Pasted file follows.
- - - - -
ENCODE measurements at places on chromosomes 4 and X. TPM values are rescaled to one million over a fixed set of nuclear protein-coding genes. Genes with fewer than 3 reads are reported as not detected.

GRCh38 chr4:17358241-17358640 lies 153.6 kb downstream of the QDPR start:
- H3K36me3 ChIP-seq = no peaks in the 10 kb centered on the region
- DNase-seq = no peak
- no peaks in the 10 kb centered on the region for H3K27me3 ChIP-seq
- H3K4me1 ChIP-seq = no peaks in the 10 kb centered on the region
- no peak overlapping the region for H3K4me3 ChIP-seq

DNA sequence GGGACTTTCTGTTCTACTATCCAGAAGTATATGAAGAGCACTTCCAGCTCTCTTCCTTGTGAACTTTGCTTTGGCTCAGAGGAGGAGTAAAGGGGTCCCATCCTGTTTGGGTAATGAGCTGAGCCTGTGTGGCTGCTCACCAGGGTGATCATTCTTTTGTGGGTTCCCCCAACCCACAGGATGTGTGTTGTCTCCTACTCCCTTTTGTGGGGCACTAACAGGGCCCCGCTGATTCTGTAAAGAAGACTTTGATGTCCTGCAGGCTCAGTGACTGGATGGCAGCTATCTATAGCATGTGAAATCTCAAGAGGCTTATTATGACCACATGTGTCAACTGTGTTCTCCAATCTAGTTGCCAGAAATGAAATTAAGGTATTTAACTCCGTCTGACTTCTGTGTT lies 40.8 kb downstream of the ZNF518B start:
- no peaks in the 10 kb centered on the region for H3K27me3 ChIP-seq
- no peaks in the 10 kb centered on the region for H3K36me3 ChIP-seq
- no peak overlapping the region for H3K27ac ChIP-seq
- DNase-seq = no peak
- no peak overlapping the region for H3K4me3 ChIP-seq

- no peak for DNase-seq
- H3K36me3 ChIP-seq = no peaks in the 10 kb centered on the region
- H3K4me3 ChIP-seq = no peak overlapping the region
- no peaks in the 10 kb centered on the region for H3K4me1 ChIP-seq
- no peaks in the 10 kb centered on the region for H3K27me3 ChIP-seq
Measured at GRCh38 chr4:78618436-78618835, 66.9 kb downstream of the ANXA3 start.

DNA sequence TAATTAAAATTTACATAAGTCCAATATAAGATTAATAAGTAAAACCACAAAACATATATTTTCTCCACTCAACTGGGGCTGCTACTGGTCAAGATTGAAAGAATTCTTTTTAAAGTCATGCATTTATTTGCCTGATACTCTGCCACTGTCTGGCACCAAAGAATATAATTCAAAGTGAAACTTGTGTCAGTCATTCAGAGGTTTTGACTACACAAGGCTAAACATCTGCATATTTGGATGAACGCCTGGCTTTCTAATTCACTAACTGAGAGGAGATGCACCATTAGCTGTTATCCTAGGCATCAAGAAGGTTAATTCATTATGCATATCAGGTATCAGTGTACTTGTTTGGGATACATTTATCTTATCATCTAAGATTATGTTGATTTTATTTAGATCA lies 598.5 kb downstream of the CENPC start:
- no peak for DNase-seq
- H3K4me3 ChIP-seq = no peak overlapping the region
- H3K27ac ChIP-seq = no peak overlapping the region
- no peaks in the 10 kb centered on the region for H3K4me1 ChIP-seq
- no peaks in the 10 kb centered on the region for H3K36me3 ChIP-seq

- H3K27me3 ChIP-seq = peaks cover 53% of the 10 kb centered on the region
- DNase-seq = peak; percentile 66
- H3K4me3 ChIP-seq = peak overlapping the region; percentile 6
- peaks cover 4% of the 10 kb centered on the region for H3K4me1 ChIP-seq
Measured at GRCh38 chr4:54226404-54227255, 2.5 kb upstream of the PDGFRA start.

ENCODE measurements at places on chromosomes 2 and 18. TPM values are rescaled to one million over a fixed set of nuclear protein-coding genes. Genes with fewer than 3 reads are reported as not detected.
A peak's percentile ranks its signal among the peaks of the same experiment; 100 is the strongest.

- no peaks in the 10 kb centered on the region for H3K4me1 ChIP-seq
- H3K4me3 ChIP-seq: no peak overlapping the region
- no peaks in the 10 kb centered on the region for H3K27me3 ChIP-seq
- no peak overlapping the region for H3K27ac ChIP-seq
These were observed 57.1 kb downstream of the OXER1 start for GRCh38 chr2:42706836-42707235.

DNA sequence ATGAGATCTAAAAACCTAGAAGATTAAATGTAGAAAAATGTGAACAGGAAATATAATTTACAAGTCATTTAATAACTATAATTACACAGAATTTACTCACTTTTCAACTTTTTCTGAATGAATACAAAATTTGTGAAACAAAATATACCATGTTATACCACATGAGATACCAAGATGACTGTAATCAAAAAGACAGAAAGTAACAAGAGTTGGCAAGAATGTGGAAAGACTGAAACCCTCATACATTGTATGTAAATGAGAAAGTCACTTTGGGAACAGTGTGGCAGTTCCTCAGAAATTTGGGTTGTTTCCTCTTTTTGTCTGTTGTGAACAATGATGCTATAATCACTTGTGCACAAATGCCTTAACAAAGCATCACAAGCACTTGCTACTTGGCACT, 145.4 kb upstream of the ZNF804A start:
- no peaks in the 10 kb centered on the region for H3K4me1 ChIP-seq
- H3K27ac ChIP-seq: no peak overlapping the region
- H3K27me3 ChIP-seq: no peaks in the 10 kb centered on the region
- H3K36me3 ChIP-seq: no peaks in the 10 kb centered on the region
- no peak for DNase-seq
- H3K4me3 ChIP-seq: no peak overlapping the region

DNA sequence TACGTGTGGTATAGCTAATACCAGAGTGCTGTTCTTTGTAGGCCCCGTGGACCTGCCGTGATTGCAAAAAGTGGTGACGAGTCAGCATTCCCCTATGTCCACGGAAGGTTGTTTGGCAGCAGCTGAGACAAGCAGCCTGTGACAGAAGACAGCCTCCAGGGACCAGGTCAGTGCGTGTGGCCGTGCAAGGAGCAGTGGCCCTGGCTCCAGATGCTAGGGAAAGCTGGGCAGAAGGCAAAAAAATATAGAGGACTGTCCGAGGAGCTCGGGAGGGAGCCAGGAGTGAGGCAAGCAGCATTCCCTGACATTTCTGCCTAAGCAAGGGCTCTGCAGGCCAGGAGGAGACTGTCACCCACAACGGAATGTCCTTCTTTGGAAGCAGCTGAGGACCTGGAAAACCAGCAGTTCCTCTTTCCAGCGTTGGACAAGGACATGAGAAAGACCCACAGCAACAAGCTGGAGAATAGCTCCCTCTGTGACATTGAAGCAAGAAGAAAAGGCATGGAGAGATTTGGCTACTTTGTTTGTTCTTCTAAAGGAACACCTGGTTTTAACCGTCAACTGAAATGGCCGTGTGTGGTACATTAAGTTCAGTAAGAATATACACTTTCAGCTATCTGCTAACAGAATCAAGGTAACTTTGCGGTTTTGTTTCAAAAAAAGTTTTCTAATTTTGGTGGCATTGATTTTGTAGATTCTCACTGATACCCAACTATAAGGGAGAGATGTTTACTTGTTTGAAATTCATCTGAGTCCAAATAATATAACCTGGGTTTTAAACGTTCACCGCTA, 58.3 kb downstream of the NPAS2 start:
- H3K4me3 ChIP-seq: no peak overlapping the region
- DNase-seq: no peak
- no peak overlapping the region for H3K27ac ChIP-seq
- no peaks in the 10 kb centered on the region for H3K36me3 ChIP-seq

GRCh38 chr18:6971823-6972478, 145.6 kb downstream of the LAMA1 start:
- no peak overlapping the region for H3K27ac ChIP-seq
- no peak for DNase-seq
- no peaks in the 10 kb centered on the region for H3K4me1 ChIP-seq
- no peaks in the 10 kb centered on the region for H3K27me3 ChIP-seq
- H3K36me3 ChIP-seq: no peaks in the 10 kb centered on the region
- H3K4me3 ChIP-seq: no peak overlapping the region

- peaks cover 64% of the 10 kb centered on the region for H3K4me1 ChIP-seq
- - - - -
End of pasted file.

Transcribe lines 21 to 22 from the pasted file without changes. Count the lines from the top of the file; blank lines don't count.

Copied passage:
- no peak for DNase-seq
- H3K4me3 ChIP-seq = no peak overlapping the region